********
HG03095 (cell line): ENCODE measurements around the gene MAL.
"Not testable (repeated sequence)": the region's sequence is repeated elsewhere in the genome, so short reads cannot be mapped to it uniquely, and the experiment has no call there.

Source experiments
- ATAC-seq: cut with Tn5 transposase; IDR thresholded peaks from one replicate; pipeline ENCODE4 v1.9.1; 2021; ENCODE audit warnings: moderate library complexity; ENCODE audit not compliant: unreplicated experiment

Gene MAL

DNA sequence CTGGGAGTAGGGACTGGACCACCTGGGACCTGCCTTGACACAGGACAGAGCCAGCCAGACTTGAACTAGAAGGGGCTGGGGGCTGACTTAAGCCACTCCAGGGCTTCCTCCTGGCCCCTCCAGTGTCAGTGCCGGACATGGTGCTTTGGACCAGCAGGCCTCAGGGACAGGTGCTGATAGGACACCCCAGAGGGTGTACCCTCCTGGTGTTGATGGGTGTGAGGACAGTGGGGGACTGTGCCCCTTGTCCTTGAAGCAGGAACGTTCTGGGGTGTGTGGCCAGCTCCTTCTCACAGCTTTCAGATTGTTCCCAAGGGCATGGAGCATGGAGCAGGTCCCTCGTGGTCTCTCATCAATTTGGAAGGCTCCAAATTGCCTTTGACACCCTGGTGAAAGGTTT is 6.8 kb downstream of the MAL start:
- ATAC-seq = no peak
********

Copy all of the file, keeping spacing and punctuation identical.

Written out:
HG03095 (cell line): ENCODE measurements around the gene MAL.
"Not testable (repeated sequence)": the region's sequence is repeated elsewhere in the genome, so short reads cannot be mapped to it uniquely, and the experiment has no call there.

Source experiments
- ATAC-seq: cut with Tn5 transposase; IDR thresholded peaks from one replicate; pipeline ENCODE4 v1.9.1; 2021; ENCODE audit warnings: moderate library complexity; ENCODE audit not compliant: unreplicated experiment

Gene MAL

DNA sequence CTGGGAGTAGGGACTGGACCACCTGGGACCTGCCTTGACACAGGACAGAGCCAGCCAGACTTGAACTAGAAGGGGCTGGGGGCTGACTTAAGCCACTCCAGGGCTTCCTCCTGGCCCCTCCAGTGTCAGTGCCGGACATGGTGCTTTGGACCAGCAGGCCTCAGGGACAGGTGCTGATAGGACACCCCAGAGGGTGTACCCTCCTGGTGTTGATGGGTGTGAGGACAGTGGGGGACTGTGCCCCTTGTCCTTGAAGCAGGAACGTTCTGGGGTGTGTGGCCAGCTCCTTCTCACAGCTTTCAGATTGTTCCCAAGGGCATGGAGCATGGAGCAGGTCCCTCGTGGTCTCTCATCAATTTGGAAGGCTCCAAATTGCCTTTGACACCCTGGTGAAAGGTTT is 6.8 kb downstream of the MAL start:
- ATAC-seq = no peak